Today in Fermi Paradoxes

Asymptotic burnout and homeostatic awakening:

We propose a new resolution to the Fermi paradox: civilizations either collapse from burnout or redirect themselves to prioritizing homeostasis, a state where cosmic expansion is no longer a goal, making them difficult to detect remotely.

Their proposal seems to be that the Great Filter is that Capitalism is a death cult: either you reach for the stars and explode, or you get a little cottage in the country and don't bother disassembling Jupiter.

Also that the Kardashev scale is imperialist nonsense.

But most importantly, look at that illustration! Just look at it!

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17 Responses:

  1. Zygo says:

    It's not just the illustration that is beautiful (though it is beautiful).  Check out the minimalist metadata ethos:

    "This article has no additional data." "We declare we have no competing interests." "We received no funding for this study." "© 2022 The Authors."

  2. shaoyu says:

    Note that homeostasis does not imply lying still, it actually means, according to the graph, "reorientation and infinite expansion in other dimensions".

    This conclusion actually follows straightly from Eq. (1.1) in the article:

  3. tfb says:
    This paper is really annoying.  They're right, obviously: anyone functionally numerate can work out that continued exponential growth fucks you.  Anyone who knows any physics knows that it's not even *possible* short of inventing a time machine (you hit light speed limits).  If I was looking for civilisations on exoplanets I'd try to work out how hard it is to spot the long-term aftermaths of the nuclear wars which probably kill almost all of them.

    But then they have their fancy equation, and they claim

    [...] that when β > 1, unbounded growth will occur, leading to infinite population (and hence infinite demand on resources) in a finite time. If such a ‘singularity’ is approached unchecked, the system will eventually exceed its energy supply and collapse (or significantly regress).

    and that's just junk: you don't get singularities, and nothing becomes infinite.  The equation is pretty much y'(t) = ay(t)^β - by(t) (where a, b > 0) and a little bit of pissing around gives you a solution which is y = [a/b + qe^(b(β-1)t)]^(1/1-β), where q is an integration constant.  That absolutely doesn't become infinite in finite time.  The solution gets funny when β = 1, but that's fine because it's trivially an exponential in that case, which *also* doesn't become infinite in finite time.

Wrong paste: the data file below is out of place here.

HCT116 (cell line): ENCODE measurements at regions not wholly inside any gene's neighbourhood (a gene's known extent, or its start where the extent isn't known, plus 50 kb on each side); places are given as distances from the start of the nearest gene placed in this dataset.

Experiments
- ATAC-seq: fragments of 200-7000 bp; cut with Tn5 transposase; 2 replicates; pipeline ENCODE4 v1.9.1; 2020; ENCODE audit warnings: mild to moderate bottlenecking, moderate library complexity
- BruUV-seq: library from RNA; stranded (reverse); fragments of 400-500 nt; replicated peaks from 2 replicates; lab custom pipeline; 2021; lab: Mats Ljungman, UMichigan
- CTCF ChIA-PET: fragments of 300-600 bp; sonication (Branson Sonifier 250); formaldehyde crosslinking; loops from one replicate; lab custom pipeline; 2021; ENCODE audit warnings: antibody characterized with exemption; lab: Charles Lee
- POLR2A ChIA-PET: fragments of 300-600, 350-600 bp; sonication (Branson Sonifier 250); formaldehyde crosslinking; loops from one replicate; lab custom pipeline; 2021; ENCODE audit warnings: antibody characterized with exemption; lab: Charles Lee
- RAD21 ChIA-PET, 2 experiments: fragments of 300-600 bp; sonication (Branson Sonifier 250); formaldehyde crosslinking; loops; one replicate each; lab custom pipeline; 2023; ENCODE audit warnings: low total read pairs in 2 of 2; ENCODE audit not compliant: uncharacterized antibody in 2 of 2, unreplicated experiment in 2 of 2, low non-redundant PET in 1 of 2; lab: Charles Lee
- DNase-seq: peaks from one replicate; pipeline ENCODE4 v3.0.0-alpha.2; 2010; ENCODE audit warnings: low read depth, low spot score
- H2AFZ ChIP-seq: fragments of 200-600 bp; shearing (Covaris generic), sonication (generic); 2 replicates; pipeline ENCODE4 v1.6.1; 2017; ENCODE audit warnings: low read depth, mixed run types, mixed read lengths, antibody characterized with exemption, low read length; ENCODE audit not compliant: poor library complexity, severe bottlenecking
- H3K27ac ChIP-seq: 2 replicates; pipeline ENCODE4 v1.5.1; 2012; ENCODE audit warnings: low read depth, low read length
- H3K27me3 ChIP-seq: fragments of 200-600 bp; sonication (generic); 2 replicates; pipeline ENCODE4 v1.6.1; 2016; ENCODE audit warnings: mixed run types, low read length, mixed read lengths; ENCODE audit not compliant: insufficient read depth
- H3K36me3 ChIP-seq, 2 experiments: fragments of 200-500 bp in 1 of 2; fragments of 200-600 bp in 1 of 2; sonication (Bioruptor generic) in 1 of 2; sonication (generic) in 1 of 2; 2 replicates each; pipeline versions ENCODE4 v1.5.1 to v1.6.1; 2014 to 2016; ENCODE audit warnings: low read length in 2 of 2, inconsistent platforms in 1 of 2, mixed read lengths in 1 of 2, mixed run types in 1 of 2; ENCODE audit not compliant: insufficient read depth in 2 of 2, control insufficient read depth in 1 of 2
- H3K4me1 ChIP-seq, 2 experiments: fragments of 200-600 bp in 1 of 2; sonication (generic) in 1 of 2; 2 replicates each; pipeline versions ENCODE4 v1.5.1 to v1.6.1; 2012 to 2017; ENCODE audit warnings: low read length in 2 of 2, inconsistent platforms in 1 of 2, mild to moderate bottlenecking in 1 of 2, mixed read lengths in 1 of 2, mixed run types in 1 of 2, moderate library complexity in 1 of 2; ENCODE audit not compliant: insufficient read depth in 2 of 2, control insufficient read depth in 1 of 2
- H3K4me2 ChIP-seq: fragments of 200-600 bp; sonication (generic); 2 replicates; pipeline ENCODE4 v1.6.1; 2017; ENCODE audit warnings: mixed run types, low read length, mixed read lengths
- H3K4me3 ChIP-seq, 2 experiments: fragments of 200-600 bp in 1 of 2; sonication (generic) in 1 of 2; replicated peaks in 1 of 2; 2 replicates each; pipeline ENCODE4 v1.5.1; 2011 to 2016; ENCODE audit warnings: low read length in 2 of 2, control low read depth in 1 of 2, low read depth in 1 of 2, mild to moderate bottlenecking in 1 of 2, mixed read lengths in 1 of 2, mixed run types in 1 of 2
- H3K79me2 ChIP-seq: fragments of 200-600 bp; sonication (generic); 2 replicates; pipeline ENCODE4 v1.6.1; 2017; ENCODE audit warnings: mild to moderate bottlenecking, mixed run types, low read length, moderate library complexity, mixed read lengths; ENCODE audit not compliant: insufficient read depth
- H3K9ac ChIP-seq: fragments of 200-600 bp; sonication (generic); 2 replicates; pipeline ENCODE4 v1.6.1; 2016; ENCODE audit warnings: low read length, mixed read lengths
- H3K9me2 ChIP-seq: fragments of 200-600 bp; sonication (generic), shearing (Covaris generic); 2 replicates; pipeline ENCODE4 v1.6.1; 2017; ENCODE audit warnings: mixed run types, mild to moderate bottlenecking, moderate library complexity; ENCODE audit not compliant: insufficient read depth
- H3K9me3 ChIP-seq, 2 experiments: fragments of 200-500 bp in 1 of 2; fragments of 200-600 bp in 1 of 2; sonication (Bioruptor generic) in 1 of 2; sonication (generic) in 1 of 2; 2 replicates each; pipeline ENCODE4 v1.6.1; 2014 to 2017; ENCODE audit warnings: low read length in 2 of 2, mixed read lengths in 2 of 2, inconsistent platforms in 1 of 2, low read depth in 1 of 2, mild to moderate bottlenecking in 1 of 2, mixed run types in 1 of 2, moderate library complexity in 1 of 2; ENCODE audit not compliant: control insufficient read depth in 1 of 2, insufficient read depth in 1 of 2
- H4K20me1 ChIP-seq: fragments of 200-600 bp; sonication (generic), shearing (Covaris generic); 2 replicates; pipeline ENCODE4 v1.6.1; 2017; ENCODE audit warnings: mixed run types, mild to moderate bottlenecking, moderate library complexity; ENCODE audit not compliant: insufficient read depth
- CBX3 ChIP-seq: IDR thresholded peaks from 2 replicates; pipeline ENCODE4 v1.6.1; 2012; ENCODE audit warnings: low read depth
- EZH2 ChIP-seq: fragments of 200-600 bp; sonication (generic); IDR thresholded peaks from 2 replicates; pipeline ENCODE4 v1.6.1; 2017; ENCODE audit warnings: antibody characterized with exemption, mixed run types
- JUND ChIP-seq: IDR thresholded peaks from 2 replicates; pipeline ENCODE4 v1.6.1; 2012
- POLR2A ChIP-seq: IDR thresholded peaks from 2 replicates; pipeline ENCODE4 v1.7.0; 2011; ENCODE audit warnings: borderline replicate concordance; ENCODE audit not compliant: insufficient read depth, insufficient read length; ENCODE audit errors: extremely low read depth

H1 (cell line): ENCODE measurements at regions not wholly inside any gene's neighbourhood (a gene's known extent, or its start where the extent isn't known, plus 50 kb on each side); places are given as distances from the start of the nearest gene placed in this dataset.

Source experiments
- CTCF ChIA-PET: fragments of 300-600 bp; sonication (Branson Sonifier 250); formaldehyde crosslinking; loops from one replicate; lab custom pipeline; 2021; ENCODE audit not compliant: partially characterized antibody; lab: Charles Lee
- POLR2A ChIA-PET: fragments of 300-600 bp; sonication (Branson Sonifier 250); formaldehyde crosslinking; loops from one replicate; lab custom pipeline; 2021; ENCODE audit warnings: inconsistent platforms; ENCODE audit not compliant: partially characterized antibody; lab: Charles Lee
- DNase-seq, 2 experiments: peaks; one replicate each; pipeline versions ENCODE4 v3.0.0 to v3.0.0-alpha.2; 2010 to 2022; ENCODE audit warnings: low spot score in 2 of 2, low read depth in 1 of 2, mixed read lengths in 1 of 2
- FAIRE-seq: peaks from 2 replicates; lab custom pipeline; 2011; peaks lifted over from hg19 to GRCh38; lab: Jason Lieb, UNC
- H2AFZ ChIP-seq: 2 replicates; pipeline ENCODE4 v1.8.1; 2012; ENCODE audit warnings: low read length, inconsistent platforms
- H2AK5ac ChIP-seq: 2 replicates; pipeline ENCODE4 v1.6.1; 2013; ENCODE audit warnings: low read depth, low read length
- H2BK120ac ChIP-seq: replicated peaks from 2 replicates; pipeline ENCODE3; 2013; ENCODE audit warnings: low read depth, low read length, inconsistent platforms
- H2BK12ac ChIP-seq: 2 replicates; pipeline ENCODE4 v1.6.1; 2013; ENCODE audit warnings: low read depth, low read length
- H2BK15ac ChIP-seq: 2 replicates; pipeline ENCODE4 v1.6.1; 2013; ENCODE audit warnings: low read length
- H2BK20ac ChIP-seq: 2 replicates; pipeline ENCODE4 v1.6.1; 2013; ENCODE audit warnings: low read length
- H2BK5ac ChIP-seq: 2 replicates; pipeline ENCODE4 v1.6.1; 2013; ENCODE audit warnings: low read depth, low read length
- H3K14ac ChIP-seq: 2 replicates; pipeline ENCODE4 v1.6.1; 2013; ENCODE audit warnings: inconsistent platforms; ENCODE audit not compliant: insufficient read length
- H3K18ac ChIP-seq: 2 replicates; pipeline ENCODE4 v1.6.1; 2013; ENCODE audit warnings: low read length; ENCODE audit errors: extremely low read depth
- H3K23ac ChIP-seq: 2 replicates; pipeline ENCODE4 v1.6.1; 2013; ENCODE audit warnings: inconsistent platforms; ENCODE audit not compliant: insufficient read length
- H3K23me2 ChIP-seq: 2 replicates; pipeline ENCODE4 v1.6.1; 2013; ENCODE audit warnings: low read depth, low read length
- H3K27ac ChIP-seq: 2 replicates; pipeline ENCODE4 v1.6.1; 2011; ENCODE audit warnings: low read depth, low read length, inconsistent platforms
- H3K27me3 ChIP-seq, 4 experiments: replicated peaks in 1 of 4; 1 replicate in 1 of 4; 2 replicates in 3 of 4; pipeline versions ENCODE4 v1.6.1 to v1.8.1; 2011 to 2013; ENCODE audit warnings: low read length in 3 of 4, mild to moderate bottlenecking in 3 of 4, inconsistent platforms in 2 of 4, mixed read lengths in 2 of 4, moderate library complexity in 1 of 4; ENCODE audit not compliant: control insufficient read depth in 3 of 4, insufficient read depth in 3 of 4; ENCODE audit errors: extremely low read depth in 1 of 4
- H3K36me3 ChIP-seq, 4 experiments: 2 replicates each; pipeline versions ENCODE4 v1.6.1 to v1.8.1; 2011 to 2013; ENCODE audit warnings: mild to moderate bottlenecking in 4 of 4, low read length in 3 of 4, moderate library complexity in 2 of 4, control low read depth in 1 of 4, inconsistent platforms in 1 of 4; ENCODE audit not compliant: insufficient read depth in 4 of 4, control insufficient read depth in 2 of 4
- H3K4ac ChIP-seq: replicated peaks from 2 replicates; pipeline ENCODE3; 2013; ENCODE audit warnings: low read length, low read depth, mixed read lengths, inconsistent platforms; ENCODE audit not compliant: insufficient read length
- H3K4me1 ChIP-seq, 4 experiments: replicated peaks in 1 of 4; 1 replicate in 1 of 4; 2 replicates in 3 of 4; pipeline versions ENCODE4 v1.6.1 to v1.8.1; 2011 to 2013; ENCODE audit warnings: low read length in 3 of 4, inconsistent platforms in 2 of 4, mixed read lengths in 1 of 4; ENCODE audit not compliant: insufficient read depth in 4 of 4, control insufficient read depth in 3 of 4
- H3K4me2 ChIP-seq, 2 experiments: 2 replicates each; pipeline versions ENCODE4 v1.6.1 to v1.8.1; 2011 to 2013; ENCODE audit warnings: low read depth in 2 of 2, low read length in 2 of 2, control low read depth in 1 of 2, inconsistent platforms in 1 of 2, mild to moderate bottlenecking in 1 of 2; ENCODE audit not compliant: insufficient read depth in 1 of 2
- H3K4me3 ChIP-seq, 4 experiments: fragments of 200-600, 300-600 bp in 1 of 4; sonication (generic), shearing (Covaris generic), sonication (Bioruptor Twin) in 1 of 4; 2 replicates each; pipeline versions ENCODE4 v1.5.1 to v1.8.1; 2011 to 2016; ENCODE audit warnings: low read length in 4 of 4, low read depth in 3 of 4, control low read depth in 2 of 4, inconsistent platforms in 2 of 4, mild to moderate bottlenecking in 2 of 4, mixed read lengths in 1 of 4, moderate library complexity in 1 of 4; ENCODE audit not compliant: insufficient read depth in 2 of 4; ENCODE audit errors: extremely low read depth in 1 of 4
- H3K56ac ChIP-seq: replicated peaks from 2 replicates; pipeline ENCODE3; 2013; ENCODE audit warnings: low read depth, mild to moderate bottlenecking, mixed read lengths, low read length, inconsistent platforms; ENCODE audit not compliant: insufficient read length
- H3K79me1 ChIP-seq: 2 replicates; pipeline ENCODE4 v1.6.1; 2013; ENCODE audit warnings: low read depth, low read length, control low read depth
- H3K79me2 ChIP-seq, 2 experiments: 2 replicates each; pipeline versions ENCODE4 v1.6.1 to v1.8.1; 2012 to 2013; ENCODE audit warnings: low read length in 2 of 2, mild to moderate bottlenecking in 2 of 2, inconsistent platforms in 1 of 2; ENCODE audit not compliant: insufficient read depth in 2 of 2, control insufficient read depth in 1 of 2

So clearly no-one mathematically competent reviewed this paper, and worse, no-one mathematically competent reviewed at least one of the papers they're citing.  And the serious problem they're talking about is now infected with singularitarian nonsense as a result.

    • Mark says:

      I think you messed up on the algebra  in that pissing around. Simplifying further to b=0 (because I don’t have time to get the algebra right myself otherwise) you get something proportional to (t+c)^(1/(1-beta)), with an integration constant c that is typically negative. So with that negative exponent for beta>0, you do indeed get a singularity at t=-c.

      I’m not making any claims about the value of the paper in general though, mind you.

      • tfb says:

        Yes, I did.  Or, rather, I didn't, but I didn't think hard enough about what my solution means: it's right, but I'd not thought about what q was: it can be negative for the right initial conditions, so if β > 1 and q is negative you do get divergences.

        I found a copy of the paper they cite in fact, and I'm pretty sure what I get agrees with what they get.

        Summary: random person on internet is wrong, peer-reviewed paper in prestigious journal is right: who would have expected that?

  4. drorlb says:

    It appears that the TL;DR is approximately:
    In order to avoid utter collapse soon, make "Blood Music" a reality?

  5. Cody says:

    Finally, the emergence of any module that produces dissipation and autocatalysis without contributing to homeostasis and learning is a dangerous form of ‘sublyfe’ [3] that siphons useful resources away from the whole system; classic examples from biology include cancer and ‘cheaters’ in evolutionary game theory.

    The recent rise of blockchains and cryptocurrencies, which demand ever-increasing rates of computational resources but do not contribute much to overall stability, may exemplify harmful internal sublyfe fluctuations endemic to dataome–biome symbioses.

    Confirmed: cryptocurrencies are cancer.
  6. Nick Gully says:

    Could be a great reality TV Show: "Keeping up with the Kardashevs"

  7. While the paper is hopeful, I remain convinced that the Great Filter is consequent to two basic facts:

    • The time between "we discovered steam power!" and "we caused catastrophic ecological collapse" is smaller than the time between "we discovered steam power!" and "we discovered a way to control our sociopaths."
    • Any species able to discover steam power will also have sociopaths, and discovering steam power will happen after sociopaths were placed in charge of things.
    • tfb says:

      I don't see why the second must be true: why does discovering steam power imply sociopaths.

      (Obviously, sociopaths are the problem, no disagreement there.)

  8. Cid says:

    i thought this was a diagram of someone's reproductive system in action.

  9. apm74 says:

    Disassembling Jupiter smacks of effort, man.

  10. Keisi says:

    So, in other words… capitalism will inevitably collapse under the weight of its own contradictions?And so society is faced with the choice of transition to socialism or regression into barbarism?

  11. ellie voyyd says:

    you, sir, are massively swagged out and hella dope!

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